Patrick Charles Hines, MD/PhD
Founder and CEO, Functional Fluidics
Associate Professor of Pediatric Critical Care Medicine
Wayne State University School of Medicine
Dr. Hines has spent over 20 years investigating the mechanisms regulating microvascular blood flow in sickle cell disease, including sickle erythrocyte adhesion, leukocyte rolling, and platelet function. He has authored numerous publications in this field and was among the first to describe the ability of soluble stress mediators to rapidly increase adhesive properties of sickle erythrocytes, advancing our understanding of how stress induces microvascular blood flow changes in individuals with sickle cell disease. He is internationally recognized for his efforts to develop and validate a gold standard for the assessment of red blood cell health in clinical practice, work that grew out of patient care challenges he experienced as a pediatric intensivist.
In 2014, Dr. Hines founded Functional Fluidics, a biotech company developing red blood cell health diagnostic platforms that are currently being used by some of largest medical centers in the U.S. and the majority of pharmaceutical companies developing red blood cell-modifying therapies. Functional Fluidics has validated the first blood-based biomarkers shown to predict vaso-occlusive crises in sickle cell disease and can be used to monitor patient response to red blood cell modifying therapies. Dr. Hines and his team are using red blood cell function biomarkers to identify early changes in red blood cell health, helping healthcare providers to intervene earlier, and focus on health maintenance rather than crises management. He is also leading an effort to validate the role of red blood cell function in congenital heart disease, diabetic vasculopathy, and aerobic capacity in high performance athletes, and has received NIH support to better understand the importance of RBC health for patients on ECMO and ventricular assist devices, validate predictive biomarkers of preterm birth and low birth weight, and assess storage lesions in blood banked RBCs.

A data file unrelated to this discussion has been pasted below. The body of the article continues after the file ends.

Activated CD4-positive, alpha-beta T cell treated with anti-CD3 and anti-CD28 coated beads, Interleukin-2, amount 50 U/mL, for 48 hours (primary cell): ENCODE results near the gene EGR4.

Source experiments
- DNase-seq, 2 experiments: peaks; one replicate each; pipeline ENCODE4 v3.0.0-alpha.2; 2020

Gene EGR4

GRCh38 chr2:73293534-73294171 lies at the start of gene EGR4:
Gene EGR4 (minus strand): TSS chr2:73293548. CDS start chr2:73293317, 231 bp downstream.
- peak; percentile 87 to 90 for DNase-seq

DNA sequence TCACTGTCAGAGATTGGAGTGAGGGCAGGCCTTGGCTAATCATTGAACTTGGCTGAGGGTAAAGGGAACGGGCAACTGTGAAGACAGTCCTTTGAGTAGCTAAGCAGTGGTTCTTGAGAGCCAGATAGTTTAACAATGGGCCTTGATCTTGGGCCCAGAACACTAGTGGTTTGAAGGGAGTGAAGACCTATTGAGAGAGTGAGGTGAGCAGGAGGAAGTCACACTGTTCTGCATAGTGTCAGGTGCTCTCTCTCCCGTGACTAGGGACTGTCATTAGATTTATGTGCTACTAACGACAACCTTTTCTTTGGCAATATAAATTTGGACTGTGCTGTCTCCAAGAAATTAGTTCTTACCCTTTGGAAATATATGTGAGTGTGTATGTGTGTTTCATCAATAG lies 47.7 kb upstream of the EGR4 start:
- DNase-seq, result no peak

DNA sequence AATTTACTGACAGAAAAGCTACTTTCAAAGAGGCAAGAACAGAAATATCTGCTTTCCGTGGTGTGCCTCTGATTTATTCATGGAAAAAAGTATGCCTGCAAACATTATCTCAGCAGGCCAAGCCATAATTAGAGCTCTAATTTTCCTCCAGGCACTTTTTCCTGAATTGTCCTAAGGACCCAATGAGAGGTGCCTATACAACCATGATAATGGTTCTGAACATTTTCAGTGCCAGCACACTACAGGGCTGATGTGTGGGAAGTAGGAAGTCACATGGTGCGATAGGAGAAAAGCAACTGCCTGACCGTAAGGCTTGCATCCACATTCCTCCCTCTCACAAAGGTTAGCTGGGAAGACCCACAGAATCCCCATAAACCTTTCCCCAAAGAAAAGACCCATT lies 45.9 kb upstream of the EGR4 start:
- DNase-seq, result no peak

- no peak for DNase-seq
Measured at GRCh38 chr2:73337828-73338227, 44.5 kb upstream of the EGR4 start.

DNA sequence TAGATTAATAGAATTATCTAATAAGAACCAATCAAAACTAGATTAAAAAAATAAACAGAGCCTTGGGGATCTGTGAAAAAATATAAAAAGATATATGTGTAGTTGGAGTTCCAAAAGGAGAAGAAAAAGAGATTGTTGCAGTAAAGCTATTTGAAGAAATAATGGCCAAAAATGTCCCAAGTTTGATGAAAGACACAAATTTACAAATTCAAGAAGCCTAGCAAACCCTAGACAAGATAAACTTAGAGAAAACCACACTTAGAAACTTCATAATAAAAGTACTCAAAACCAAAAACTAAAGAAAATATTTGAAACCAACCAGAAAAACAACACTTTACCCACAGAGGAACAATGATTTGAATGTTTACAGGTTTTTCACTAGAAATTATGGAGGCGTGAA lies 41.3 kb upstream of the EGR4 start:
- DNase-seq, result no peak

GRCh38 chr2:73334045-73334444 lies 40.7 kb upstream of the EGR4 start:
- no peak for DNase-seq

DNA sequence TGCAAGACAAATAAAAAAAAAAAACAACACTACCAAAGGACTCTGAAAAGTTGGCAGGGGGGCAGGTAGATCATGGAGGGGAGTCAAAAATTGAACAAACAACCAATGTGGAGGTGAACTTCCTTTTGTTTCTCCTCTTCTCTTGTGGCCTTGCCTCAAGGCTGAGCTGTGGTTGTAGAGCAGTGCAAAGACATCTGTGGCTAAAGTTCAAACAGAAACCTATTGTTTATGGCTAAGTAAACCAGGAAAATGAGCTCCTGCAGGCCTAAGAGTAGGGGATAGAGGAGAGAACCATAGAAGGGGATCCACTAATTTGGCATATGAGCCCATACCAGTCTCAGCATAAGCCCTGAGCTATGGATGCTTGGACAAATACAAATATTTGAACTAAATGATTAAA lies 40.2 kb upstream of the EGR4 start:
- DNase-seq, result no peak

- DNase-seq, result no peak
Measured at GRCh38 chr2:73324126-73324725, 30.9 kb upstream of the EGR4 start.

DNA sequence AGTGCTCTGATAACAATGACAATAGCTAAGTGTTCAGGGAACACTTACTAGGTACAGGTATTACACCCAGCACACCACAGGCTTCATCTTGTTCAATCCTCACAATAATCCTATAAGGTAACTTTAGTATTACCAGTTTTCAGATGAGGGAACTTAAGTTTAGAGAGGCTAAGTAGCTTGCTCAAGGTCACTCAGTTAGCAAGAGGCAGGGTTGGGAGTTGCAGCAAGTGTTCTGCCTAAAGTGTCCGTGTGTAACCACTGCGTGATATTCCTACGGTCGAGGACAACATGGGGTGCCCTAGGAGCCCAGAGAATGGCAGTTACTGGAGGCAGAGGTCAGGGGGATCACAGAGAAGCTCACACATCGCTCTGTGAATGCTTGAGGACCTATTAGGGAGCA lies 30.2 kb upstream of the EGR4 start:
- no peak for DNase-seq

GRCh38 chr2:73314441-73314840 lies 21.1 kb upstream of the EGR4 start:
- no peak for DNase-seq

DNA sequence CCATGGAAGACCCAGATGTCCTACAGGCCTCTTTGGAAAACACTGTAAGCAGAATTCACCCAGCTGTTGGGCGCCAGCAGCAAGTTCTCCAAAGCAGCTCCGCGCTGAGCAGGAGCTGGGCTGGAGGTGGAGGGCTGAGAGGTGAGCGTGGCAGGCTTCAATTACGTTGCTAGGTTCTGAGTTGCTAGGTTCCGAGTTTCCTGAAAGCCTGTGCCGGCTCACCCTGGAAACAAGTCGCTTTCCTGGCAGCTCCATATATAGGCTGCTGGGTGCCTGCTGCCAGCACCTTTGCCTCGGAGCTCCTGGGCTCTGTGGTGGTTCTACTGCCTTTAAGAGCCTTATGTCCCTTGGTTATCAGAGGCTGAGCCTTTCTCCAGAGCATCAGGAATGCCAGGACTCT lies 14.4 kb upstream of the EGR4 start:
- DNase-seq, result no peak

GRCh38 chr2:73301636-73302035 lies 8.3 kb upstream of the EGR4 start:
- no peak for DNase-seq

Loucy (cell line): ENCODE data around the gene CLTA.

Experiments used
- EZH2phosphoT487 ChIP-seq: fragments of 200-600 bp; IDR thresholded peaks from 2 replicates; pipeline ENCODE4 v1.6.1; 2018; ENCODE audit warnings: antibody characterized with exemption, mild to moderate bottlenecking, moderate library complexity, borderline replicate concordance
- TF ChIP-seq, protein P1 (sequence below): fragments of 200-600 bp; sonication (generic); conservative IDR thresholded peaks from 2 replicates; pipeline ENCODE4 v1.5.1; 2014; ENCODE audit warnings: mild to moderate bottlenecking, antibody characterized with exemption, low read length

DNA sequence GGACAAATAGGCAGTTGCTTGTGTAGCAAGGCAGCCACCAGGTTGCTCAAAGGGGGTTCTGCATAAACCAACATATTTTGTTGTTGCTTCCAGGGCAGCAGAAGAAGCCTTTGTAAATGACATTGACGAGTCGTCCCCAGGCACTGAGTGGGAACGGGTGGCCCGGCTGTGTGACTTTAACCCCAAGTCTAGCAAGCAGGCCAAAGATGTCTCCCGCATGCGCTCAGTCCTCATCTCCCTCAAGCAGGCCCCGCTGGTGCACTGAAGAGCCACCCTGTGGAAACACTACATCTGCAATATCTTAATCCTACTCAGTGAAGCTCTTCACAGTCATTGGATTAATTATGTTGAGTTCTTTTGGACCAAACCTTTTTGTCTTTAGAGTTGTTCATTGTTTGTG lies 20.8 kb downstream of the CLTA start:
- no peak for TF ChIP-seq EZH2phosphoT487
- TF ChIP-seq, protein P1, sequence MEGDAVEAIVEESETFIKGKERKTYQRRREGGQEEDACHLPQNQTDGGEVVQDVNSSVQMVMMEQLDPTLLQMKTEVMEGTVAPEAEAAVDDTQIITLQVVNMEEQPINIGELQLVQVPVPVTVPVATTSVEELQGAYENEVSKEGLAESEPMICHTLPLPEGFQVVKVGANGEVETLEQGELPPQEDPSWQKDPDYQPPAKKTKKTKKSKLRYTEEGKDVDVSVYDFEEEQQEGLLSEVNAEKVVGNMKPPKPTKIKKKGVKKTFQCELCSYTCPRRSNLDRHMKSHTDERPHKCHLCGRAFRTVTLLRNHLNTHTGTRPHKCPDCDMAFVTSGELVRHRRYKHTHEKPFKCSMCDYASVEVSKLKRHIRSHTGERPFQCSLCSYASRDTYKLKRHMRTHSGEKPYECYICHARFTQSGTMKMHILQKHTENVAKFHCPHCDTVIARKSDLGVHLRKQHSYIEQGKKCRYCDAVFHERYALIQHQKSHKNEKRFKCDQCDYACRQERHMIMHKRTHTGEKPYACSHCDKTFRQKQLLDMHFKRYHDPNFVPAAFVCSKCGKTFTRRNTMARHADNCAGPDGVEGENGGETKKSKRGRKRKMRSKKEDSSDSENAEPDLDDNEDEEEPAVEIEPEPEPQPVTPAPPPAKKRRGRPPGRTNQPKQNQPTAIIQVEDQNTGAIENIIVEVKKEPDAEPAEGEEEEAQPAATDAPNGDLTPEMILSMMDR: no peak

Most recently, his team has started to explore the relationship of red blood cell health to long haul COVID-19 affecting millions of individuals around the world. In recognition of his work, Dr. Hines was selected as an Aspen Health Innovation Fellow within the Aspen Global Leadership Network, chosen as a Crain’s Healthcare Hero, and received the Crain’s Detroit Business 40 Under 40 award, an honor rarely given to physician leaders. He completed both his fellowship in critical care medicine and pediatrics residency at the Children’s Hospital of Philadelphia. He received his M.D. degree and Ph.D. in Pharmacology from the University of North Carolina at Chapel Hill, and Bachelor of Science in Chemistry from Hampton University.